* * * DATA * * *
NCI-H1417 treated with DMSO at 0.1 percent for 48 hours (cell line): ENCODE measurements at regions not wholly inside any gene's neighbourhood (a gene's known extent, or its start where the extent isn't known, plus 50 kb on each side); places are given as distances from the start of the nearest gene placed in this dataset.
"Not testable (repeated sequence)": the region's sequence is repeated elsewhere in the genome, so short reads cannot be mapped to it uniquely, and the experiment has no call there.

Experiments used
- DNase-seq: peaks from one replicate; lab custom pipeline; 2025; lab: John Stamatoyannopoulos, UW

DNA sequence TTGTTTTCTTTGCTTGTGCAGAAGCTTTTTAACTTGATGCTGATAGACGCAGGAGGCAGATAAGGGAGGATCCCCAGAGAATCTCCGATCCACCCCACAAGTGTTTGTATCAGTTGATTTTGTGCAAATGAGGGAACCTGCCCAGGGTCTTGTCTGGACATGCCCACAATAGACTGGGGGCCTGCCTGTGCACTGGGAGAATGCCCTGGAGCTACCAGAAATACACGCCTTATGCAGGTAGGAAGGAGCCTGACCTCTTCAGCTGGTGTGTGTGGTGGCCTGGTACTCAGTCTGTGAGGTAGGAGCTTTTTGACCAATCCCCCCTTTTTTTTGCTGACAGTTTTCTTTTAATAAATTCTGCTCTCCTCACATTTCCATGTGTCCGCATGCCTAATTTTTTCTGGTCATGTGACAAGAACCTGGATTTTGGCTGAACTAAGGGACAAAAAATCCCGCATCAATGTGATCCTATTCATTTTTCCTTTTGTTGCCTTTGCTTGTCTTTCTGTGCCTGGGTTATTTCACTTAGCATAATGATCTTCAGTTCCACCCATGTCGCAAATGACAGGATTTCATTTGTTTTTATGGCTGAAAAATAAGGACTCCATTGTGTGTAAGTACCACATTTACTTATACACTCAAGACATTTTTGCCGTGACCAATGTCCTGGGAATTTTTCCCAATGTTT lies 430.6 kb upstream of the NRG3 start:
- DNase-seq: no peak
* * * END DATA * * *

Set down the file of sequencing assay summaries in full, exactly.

NCI-H1417 treated with DMSO at 0.1 percent for 48 hours (cell line): ENCODE measurements at regions not wholly inside any gene's neighbourhood (a gene's known extent, or its start where the extent isn't known, plus 50 kb on each side); places are given as distances from the start of the nearest gene placed in this dataset.
"Not testable (repeated sequence)": the region's sequence is repeated elsewhere in the genome, so short reads cannot be mapped to it uniquely, and the experiment has no call there.

Experiments used
- DNase-seq: peaks from one replicate; lab custom pipeline; 2025; lab: John Stamatoyannopoulos, UW

DNA sequence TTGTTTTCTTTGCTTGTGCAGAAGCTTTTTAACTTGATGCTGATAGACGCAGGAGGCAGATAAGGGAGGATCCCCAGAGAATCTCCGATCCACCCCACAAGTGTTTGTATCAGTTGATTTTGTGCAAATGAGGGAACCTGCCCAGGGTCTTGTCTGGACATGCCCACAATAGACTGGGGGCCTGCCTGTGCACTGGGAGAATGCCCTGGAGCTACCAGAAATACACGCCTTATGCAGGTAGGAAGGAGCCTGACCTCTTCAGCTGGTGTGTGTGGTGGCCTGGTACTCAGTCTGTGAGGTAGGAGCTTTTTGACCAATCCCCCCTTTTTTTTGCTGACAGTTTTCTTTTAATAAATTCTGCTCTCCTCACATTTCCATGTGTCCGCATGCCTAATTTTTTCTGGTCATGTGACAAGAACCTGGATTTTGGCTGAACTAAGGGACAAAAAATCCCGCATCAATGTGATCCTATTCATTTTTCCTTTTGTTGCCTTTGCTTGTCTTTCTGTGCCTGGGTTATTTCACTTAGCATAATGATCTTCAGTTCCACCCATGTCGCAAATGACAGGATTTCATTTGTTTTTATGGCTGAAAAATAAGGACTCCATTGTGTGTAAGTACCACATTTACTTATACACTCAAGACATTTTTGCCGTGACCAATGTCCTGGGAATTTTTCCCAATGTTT lies 430.6 kb upstream of the NRG3 start:
- DNase-seq: no peak